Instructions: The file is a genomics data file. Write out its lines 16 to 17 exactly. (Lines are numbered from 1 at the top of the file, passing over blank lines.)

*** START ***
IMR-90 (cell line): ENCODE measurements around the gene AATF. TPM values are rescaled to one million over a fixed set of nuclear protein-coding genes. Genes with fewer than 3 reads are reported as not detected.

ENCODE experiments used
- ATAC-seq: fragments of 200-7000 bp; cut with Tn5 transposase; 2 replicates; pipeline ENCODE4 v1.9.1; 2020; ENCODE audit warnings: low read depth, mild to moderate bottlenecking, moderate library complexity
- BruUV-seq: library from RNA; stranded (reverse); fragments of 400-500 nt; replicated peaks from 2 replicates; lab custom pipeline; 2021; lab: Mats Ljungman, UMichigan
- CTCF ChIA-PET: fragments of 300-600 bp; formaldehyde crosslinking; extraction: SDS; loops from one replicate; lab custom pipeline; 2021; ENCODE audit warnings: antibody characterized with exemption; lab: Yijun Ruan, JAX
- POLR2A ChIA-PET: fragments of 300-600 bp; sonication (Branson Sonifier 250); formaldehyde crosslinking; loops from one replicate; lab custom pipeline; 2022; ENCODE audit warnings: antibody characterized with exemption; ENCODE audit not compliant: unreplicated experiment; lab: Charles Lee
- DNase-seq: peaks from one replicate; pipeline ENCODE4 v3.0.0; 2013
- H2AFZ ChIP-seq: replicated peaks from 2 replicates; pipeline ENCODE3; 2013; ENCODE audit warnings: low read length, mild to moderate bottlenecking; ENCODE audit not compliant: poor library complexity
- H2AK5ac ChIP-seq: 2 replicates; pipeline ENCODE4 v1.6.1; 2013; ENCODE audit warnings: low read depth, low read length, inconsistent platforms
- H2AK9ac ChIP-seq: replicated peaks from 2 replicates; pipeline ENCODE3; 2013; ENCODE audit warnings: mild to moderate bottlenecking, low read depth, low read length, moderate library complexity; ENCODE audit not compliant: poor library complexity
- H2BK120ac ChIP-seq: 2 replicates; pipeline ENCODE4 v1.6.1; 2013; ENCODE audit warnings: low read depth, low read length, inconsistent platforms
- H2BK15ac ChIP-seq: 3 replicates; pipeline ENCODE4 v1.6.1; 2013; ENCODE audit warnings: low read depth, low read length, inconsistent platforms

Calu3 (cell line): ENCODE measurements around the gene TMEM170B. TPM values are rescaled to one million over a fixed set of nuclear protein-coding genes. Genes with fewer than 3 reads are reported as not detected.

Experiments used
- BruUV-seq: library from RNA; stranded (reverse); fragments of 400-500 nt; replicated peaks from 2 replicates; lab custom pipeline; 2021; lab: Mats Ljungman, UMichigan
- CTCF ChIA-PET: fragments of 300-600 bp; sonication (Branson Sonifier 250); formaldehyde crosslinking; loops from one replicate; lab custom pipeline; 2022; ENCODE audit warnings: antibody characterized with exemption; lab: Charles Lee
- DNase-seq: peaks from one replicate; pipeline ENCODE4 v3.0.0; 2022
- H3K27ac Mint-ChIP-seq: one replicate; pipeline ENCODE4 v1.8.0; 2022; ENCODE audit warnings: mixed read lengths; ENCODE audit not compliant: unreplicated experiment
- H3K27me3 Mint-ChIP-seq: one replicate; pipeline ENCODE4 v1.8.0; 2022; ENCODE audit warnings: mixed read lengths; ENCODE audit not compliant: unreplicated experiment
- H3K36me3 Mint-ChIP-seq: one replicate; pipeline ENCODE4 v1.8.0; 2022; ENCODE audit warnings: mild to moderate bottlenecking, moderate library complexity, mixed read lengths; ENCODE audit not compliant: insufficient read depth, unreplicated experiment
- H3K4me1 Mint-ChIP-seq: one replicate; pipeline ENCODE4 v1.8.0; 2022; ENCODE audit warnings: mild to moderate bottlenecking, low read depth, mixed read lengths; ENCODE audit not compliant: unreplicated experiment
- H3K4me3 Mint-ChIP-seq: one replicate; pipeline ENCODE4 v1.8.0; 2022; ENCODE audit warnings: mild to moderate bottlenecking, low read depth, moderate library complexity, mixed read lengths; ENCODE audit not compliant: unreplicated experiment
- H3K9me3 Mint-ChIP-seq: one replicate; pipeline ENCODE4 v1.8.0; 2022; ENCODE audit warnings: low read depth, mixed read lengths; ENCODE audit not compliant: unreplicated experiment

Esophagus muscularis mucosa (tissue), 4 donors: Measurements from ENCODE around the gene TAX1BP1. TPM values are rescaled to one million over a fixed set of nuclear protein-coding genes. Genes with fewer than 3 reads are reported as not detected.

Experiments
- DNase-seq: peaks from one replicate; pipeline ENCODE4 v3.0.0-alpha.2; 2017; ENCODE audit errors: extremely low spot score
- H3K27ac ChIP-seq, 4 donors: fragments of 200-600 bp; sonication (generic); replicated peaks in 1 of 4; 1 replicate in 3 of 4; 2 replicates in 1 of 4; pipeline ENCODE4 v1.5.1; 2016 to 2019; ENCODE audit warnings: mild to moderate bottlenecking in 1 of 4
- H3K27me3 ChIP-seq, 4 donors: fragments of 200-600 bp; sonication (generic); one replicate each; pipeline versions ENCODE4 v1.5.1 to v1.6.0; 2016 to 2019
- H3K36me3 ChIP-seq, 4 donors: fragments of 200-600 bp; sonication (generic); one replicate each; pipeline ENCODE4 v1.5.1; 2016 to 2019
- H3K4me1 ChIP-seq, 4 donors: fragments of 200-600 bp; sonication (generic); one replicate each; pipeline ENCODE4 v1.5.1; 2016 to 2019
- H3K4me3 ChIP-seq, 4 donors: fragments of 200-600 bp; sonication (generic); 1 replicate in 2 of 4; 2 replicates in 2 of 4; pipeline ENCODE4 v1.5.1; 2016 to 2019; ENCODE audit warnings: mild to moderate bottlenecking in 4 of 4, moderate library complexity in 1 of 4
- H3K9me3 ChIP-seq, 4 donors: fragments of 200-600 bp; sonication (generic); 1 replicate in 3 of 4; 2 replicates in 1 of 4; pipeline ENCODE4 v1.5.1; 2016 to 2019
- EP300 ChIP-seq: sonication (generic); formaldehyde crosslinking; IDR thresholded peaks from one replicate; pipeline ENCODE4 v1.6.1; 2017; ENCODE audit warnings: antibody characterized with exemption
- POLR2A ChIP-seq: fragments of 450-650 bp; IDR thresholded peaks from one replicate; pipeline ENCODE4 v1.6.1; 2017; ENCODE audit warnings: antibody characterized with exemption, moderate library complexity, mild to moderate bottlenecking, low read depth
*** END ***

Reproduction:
- CTCF ChIA-PET: fragments of 300-600 bp; sonication (Branson Sonifier 250); formaldehyde crosslinking; loops from one replicate; lab custom pipeline; 2022; ENCODE audit warnings: antibody characterized with exemption; lab: Charles Lee
- DNase-seq: peaks from one replicate; pipeline ENCODE4 v3.0.0; 2022